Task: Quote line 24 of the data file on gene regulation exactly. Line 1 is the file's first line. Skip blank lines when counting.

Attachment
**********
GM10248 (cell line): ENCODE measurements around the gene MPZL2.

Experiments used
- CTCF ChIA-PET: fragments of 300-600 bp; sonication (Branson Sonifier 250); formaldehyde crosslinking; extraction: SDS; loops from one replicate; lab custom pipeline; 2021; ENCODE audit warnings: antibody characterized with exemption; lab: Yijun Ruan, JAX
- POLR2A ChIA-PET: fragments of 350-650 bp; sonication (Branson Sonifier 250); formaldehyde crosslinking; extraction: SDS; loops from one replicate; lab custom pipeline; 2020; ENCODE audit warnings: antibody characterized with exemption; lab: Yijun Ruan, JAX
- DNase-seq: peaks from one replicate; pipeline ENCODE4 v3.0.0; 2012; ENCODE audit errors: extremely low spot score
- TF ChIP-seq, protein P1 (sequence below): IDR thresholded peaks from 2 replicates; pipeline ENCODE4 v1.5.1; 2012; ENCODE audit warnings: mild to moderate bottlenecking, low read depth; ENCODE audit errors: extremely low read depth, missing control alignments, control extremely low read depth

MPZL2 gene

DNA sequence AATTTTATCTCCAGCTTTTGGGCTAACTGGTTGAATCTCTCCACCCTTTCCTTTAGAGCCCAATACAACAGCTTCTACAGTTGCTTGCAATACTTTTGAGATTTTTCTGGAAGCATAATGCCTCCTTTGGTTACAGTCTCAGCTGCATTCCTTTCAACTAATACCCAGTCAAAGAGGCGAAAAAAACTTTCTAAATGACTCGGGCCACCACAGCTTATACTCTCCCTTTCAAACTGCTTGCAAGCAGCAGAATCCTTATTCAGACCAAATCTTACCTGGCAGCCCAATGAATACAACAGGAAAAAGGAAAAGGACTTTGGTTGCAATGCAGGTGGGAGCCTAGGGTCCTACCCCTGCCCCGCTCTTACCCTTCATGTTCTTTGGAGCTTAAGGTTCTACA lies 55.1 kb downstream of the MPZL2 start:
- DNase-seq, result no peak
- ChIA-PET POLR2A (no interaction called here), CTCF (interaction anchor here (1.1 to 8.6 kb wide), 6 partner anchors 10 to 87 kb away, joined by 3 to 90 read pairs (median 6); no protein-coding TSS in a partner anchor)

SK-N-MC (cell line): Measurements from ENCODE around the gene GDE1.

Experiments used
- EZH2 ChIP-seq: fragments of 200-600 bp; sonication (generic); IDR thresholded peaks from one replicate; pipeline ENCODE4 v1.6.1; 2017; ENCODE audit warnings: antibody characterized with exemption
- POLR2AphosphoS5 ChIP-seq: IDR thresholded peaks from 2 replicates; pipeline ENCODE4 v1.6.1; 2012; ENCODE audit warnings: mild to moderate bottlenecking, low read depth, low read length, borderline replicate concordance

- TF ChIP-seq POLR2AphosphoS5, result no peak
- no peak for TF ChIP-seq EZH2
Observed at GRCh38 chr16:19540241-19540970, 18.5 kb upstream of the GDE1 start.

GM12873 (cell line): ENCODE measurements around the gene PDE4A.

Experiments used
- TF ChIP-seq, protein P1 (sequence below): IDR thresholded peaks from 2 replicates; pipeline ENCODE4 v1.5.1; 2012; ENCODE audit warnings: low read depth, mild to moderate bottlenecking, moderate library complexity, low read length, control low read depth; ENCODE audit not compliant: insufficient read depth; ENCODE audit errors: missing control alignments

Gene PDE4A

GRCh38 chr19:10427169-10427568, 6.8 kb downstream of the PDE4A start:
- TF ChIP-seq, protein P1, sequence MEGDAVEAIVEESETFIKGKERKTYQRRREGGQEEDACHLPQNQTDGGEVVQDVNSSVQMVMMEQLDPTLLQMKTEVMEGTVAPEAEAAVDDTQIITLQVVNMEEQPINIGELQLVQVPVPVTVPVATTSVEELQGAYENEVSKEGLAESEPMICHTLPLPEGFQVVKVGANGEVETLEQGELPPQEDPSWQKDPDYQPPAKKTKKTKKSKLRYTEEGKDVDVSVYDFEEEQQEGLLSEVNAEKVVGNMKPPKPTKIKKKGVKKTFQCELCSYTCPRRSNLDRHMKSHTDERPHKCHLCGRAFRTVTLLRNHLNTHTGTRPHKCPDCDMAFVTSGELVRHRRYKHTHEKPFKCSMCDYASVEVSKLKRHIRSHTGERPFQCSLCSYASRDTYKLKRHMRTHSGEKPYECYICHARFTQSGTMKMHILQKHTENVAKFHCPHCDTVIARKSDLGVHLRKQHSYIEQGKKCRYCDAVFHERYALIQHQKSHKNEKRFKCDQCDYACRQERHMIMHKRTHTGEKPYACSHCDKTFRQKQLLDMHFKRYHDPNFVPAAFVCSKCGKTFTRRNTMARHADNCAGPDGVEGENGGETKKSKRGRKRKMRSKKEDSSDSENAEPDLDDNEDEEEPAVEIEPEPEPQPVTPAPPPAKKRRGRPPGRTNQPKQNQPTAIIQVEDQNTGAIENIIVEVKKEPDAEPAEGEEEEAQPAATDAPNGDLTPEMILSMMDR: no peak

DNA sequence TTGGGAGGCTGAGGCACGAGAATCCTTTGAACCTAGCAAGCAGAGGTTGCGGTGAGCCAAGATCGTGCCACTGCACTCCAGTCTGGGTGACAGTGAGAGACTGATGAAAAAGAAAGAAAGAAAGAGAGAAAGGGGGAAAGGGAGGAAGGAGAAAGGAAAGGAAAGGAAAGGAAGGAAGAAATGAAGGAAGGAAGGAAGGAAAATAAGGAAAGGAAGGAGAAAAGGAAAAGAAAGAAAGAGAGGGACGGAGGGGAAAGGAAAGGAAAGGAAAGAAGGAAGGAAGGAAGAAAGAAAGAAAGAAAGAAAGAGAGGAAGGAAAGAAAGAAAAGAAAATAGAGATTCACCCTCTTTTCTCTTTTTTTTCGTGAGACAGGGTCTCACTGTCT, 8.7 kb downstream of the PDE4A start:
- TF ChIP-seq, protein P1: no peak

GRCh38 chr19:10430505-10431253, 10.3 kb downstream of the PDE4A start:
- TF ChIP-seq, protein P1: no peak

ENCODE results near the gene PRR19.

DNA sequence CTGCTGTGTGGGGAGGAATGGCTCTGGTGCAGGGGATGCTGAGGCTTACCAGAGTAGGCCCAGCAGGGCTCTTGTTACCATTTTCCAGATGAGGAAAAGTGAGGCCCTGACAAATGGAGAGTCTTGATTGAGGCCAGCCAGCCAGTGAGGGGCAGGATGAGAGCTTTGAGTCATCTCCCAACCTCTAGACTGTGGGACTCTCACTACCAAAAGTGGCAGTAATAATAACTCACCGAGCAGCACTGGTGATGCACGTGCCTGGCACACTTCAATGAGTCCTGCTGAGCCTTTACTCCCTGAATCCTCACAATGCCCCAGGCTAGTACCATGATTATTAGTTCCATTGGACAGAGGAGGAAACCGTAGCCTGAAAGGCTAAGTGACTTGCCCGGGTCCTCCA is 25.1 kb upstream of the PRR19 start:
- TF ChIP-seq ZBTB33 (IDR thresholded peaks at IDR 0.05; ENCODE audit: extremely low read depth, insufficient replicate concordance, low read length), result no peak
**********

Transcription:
DNA sequence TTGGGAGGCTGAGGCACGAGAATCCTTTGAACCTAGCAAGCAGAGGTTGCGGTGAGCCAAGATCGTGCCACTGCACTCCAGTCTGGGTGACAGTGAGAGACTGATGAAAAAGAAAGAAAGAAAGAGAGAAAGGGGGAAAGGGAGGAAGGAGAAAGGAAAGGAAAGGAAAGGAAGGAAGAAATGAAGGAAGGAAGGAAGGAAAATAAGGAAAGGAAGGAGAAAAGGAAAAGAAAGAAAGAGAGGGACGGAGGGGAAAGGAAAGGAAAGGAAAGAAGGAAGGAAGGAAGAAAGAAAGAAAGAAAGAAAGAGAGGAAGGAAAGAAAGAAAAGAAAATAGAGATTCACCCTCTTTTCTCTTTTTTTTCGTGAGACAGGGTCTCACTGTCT, 8.7 kb downstream of the PDE4A start: